Real Estate Newsletter
Hurricanes in Florida are fairly common place, but every few years a hurricane impacts Floridians more profoundly.
An estimated 90 percent of homes in the Florida Keys suffered major damage, and neighborhoods across the state took a huge hit. As rebuilding began, the resilience of Florida homeowners was clear. Many developers began the rebuilding process with existing clients who chose to stay the course and continue with the build. Outward migration from the state does not seem to be a factor, but migration into the state may slow, at least initially, so having large numbers of homeowners move forward with plans to build new properties is a measurable asset.
The sheer numbers of homeowners with insurance claims likely indicate that the cost of living for Floridians will go up if you just factor in increased insurance premiums. Insurance companies will spread out their loss and customers are the ones that will pay that bill. Other increased costs were more likely temporary, such as rental housing for displaced families, rental vehicles, work and school closures and extended periods of utility repair and the like.
On the bright side, statewide property damage has dumped millions into the economy. Builders are busy, construction companies are busy, banks and mortgage lenders are busy, infrastructure repair is ongoing and soon, real estate professionals will be as busy as before Irma. A massive destructive weather event is followed by a massive destructive weather recovery, and recover the state will. The duration of recovery is directly tied to governmental response, and local, county, the state and the federal governments have been tested. A high tourism state such as Florida is dependent upon working services such as utilities, sewage and water, which are managed and maintained by governmental entities, and getting the state back “on-line” became the utmost priority for the safety and welfare of everyone.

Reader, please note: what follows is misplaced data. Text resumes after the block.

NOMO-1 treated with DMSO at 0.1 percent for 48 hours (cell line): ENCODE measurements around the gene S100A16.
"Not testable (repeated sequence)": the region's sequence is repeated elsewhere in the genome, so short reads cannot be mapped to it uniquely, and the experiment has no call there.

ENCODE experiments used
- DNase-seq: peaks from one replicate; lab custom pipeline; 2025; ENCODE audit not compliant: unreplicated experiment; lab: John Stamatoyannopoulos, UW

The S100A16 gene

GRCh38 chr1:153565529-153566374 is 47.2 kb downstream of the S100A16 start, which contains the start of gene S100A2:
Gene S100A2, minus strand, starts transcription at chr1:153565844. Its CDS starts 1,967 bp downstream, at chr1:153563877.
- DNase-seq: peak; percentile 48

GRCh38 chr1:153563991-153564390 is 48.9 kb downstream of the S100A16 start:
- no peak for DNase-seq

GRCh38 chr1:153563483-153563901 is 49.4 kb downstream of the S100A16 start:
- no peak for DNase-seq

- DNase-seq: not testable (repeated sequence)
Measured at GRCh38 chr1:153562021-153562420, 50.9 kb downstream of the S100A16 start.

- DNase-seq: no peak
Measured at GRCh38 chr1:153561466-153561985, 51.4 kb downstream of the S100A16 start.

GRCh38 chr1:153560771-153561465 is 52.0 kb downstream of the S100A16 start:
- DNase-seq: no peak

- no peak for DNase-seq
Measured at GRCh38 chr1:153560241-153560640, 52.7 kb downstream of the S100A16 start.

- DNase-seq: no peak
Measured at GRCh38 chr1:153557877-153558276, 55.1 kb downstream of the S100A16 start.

As homes are repaired and rebuilt and the real estate market gets back to a more regular volume of sales and purchases, real estate professionals should begin to feel that 2018 has successfully put Irma in the rear view. One very terrific aspect of Florida is that when a devastating weather event comes knocking, legislators get busy updating the building code and finding ways to mitigate future damage and loss, so that the next weather event may not be quite so devastating.